He would show us paintings that were painted at the same time that the books we were reading were written, which is typical to do from time to time in most literature classes, but this professor made it a focus. We would analyze paintings in the same way that we analyzed writing. We would find ways in which the author was likely influenced by the painting, which really made the connection between the arts, literature and society hit home for me. Everything is interconnected, and to this day, this is still a pattern, if not more because of the internet and our ability to easily mass communicate. He also allowed me to make a pair of Viking boots instead of writing a paper because he recognized that I would learn well that way, and it is because of that class that I am able to make my own moccasins. It’s also responsible for my knowledge of the trials and tribulations of Viking footwear during battle 🙂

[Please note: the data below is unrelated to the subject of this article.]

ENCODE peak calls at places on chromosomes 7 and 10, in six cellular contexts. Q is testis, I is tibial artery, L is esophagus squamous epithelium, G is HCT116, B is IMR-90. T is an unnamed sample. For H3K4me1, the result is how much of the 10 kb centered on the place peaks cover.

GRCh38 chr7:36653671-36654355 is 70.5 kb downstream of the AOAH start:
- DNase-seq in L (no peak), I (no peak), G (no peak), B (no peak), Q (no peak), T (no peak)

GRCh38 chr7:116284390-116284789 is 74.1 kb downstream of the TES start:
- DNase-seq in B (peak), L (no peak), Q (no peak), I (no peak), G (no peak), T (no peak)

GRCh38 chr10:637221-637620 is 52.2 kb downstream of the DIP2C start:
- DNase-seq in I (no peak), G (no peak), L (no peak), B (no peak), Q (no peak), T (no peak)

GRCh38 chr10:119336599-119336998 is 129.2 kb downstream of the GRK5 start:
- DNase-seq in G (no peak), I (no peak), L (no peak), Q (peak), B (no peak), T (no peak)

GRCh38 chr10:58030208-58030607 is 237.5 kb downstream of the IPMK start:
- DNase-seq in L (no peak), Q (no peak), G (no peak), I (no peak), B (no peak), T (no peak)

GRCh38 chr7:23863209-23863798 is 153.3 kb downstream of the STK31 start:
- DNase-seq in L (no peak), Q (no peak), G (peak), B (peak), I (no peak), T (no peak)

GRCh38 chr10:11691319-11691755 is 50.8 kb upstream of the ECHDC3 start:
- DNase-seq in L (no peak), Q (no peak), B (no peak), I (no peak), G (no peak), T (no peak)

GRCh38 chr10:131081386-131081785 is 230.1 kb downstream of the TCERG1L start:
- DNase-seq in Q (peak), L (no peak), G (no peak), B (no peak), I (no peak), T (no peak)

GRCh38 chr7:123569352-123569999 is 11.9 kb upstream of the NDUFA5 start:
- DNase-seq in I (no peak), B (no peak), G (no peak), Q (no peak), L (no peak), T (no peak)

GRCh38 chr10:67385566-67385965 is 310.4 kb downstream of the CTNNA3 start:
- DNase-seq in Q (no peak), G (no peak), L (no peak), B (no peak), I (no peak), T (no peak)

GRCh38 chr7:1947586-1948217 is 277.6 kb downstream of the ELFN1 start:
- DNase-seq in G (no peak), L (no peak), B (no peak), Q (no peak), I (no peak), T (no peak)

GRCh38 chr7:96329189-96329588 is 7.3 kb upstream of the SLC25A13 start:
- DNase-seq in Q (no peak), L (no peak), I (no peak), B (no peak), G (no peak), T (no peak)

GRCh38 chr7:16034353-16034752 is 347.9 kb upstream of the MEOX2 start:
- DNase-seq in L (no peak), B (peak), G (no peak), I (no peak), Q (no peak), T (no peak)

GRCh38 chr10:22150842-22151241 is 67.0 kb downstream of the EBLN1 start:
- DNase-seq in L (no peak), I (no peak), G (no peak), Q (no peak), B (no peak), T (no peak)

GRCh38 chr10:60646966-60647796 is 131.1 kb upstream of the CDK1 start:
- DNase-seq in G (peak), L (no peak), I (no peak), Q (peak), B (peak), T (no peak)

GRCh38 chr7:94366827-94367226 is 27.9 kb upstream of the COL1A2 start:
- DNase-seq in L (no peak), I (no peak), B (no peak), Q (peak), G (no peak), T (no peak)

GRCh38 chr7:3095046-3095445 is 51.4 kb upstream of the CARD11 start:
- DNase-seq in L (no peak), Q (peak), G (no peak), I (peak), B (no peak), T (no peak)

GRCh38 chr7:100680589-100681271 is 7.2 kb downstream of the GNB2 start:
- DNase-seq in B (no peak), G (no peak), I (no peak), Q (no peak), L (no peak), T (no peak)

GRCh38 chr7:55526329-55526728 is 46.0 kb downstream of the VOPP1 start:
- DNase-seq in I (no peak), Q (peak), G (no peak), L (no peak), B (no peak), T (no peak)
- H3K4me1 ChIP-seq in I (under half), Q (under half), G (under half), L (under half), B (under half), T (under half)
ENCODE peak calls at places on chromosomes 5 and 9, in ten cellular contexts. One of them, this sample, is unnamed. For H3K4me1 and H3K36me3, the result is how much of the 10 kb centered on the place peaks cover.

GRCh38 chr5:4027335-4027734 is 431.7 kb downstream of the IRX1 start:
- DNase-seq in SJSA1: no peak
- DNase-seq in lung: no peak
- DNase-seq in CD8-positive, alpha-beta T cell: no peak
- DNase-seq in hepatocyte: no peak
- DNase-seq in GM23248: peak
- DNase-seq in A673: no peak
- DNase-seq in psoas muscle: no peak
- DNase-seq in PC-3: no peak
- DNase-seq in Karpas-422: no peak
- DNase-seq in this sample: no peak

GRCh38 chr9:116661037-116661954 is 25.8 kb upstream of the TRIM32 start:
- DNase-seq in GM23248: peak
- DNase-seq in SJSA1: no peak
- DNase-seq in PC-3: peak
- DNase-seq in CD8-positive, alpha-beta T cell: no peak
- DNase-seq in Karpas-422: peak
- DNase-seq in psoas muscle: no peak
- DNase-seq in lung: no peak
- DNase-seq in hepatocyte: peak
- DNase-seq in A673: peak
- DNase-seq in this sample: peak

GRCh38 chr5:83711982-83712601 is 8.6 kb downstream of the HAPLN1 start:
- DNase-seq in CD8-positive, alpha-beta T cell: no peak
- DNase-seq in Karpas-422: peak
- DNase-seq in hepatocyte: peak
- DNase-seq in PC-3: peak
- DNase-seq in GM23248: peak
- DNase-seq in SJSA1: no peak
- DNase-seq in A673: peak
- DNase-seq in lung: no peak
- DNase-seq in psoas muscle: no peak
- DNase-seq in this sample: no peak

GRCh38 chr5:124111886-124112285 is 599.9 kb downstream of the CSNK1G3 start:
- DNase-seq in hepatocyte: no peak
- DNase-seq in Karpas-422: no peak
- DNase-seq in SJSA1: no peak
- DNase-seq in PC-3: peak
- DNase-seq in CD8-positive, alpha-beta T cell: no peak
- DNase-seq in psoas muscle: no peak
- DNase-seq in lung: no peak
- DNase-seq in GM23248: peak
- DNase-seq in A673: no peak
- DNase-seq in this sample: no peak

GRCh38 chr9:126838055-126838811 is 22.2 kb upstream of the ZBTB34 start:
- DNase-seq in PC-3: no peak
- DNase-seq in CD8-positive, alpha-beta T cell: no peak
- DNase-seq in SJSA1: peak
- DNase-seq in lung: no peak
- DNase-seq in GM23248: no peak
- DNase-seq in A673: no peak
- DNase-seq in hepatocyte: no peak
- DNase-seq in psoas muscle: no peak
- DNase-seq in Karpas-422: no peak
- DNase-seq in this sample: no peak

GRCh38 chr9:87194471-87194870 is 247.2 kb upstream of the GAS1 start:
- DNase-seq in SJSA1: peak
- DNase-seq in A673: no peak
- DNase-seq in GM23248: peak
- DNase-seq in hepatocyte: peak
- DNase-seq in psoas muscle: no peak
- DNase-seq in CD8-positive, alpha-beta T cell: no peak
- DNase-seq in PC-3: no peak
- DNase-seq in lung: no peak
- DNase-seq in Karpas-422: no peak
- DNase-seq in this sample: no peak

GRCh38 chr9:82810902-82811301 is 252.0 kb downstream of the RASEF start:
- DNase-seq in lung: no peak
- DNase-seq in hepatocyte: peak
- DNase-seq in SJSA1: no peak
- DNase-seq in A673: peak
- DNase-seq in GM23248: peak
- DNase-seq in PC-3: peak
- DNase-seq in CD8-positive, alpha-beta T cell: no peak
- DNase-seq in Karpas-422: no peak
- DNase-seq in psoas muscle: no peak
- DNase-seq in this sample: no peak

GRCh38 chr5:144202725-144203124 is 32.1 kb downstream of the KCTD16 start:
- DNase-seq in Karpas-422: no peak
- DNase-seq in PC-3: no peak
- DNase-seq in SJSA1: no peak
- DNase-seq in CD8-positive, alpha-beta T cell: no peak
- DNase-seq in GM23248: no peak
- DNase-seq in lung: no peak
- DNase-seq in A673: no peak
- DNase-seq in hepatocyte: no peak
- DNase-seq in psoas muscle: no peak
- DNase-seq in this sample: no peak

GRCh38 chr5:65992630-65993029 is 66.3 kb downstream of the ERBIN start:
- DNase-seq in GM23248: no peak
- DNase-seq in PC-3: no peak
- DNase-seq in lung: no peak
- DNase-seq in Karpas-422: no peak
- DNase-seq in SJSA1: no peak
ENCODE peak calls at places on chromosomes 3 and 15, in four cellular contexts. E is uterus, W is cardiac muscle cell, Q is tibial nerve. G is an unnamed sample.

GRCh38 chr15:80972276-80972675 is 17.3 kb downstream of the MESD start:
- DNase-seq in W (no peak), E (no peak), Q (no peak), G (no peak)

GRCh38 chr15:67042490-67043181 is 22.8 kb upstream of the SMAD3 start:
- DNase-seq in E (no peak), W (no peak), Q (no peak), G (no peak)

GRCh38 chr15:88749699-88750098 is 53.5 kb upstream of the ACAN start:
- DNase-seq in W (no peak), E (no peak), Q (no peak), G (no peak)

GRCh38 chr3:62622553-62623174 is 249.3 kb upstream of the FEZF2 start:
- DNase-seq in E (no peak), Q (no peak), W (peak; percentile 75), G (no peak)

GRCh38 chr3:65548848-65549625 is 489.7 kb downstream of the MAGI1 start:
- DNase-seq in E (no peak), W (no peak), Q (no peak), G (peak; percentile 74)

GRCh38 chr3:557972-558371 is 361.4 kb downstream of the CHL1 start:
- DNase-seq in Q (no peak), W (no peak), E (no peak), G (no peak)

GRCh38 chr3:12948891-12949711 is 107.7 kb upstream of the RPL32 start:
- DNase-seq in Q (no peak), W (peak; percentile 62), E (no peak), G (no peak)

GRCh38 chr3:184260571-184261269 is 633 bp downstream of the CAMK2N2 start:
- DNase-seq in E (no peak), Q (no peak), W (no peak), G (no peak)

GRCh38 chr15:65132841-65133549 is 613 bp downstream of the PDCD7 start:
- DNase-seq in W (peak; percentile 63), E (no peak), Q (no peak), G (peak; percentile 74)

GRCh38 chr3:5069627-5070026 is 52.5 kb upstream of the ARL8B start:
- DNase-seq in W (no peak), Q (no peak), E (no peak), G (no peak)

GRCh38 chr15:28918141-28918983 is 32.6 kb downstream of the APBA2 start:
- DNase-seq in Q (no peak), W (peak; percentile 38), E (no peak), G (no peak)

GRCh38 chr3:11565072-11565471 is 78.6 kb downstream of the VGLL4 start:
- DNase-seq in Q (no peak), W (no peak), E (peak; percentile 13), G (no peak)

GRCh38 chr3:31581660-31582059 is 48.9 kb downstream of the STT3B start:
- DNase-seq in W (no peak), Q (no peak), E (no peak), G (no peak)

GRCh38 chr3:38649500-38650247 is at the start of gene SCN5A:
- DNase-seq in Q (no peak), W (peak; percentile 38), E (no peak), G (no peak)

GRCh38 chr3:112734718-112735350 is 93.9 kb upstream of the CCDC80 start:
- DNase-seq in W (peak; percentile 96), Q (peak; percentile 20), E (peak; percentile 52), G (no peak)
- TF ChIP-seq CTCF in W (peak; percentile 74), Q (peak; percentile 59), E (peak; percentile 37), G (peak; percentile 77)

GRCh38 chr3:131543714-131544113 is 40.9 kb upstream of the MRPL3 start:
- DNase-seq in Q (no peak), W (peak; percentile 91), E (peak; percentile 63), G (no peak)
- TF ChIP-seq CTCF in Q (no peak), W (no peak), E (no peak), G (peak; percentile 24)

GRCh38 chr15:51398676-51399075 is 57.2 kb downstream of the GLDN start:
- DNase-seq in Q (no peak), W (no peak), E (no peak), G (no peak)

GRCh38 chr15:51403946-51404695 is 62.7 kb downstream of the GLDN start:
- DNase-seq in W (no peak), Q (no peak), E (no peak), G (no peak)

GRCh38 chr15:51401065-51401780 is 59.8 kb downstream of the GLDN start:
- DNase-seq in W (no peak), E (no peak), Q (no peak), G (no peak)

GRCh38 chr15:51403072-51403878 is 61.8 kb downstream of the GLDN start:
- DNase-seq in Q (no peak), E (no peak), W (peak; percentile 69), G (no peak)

All in all, I was champing at the bit to pursue the arts as a career, and these teachers assisted in making me feel confident that the arts are not only important, but crucial. Art is a form of communication, and I believe that it’s as necessary a school subject as learning to write. I am very thankful.

How are the arts re-igniting your community and sparking innovation and creativity in your local schools?

A Midsummer Night's Dream

I am a Producer/Actor for an all-female Shakespearean theatre company called The Tempest Ladies, and part of our mission is traveling overseas (primarily Istanbul, as of now) to schools in order to make Shakespeare more accessible in a fun and creative way. It gives children the opportunity to learn about Shakespeare and his plays through movement, character/relationship building and performance as opposed to sitting in a classroom only analyzing the text. We are based out of and perform in New York City, and we are currently talking about bringing our productions and workshops to underprivileged schools in the area as well as other cities abroad.